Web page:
In January 2002, in stores, all product price labels had a dual display: a large box for euros, and a small one, below, for francs. Twenty years later, the reference to the old currency has disappeared from the shelves. But not at the head of the French: 51% continue to convert prices before making a purchase, according to a Yougov study for Moneyvox in 2021. For Christiane, a 75-year-old Alsatian, it is “An instinctive reflex”.
According to the academic specialist in the history of money Jean-Michel Servet, “This reference to the franc does not translate an identity or nationalist claim”. Rather, it is a benchmark, a tool for comparison. “It’s like being abroad and not knowing whether 100,000 rupees is expensive or not”, notes Caroline Corbet-Rolland, 56-year-old English teacher.
No wonder: in history, each change of calculation unit has been accompanied by a period of learning. “For the meters, liters and kilos introduced at the end of the XVIIIe century, it took fifty years before the French really used them ”, says Jean-Michel Servet, who was a member of the European Commission working group to prepare for the changeover to the euro.
“For everyday products, no problem: consumers have recorded their value in euros”, he explains. The conversion rather concerns occasional purchases such as clothes, decoration … Or the restaurant: “When I eat a pizza for fifteen euros, I say to myself: ‘100 francs a calzone, oh yes anyway'”, says Caroline. “From 50 or 100 €, I convert to realize. It puts things in perspective ”, Christiane testifies. “Continuing to count in francs allows you to better control your expenses, confirms Jean-Michel Servet. Those who convert often have a more constrained budget. “
The youngest are also concerned. “I do it without even realizing it”, says Camille Pantano, 36 years old. During the changeover to the euro, she used to do the math for her grandmother, a “Reflex” who has not left him. Except that today, she no longer converts out loud: “People were kindly laughing. When you work in marketing, counting in francs is out of date. ““In the years 1960-1970, speaking in old francs had remained common, recalls Jean-Michel Servet. Today, the reference to the franc is individual. It has lost the collective dimension that all currency has. “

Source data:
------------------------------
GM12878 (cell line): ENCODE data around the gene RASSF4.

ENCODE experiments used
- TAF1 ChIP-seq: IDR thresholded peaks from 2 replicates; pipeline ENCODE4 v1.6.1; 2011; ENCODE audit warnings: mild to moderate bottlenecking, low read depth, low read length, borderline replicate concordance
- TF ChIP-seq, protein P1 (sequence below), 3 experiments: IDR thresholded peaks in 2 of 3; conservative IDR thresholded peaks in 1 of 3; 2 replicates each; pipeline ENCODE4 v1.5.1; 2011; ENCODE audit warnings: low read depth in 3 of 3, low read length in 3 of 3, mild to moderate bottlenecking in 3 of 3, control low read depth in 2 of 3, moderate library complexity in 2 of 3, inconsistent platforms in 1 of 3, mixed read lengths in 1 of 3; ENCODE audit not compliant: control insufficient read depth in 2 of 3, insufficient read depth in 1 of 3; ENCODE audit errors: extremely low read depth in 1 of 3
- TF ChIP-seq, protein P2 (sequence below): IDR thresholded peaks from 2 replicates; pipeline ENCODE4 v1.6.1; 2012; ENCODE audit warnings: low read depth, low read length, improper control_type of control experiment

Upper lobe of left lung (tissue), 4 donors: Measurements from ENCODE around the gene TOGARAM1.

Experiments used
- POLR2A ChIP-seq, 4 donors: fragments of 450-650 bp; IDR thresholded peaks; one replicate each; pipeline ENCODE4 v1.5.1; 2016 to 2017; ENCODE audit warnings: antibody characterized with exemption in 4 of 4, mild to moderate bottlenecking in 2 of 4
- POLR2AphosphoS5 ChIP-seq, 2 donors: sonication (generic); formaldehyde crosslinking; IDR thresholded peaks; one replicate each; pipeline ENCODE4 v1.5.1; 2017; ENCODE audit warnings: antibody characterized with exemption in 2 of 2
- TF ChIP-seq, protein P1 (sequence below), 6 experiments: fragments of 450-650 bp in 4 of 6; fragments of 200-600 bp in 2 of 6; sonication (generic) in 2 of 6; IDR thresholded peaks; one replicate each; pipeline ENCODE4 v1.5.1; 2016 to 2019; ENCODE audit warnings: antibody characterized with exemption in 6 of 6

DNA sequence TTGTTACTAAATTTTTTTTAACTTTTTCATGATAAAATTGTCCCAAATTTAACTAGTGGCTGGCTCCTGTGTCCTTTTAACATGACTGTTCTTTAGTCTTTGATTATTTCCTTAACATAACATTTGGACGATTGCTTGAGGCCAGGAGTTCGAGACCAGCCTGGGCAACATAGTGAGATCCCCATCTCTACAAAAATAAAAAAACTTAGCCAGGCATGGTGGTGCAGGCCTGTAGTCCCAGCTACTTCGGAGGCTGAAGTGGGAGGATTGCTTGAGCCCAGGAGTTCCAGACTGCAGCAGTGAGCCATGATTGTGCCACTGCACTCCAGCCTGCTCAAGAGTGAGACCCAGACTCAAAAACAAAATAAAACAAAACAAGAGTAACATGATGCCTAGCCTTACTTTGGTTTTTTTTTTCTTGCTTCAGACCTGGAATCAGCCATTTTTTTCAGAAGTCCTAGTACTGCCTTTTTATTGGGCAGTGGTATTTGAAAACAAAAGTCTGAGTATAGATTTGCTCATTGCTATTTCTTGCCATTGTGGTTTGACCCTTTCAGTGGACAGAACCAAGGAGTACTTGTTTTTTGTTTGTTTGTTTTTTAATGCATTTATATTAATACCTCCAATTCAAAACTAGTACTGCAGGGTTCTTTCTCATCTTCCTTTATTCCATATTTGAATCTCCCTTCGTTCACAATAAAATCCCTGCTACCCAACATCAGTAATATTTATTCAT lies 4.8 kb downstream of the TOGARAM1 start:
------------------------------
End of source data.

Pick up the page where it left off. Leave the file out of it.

Real estate agent in Poitiers, Meidhi Guillemain believes that “5 to 10% of customers still refer to the franc, especially those over 65. And even, for those over 85, to the old francs ”, which disappeared more than sixty years ago … At the Audi dealership in Saint-Martin-des-Champs, in Finistère, “Customers do not convert, at least not openly, explains the sales assistant. With the sums involved, it would be necessary to take out a calculator. “
Anne and Bernard Banquart have been running a bar-tabac for more than twenty years near Lille. “On the morning of December 14, 2001, we were the first – along with the banks – to distribute the € 15.24 for 100 francs pouches”, remembers Anne. Today, Bernard is more sullen: “When I sell a beer for € 3, it’s 20 francs. Before, it was 10 francs. It hurts my heart for customers. “ A little music that comes back often: “Life has become too expensive. “ Some products purchased frequently soared in 2002 because of rounding, explains INSEE. But overall since the changeover to the euro, prices have increased less quickly than before. Between 2002 and 2016, inflation was 1.4% per year on average, according to the Statistics Institute. It was 2% between 1986 and 2002, and even 10% after the war and until the mid-1980s.
But Jean-Michel Servet does not want to underestimate this feeling. “We tell people that the prices have not increased, but they can see that they are going up”, he notes. More than everyday consumer products, it is above all constrained expenses such as rent that weigh more and more in the budget of the French.
“Households have kept the last known price in francs anchored in their memory”, notes INSEE. However, the latter would also have continued to increase without the change of currency. “The 32% increase in the price of the baguette since the changeover to the euro appears strong but it corresponds to an average annual increase of only 1.9% per year”, note the statisticians. Joëlle Richir, who has just sold her bakery in Lillers in the Pas-de-Calais, noted it however: “With each increase in the price of bread, some customers calculate what that means in francs …”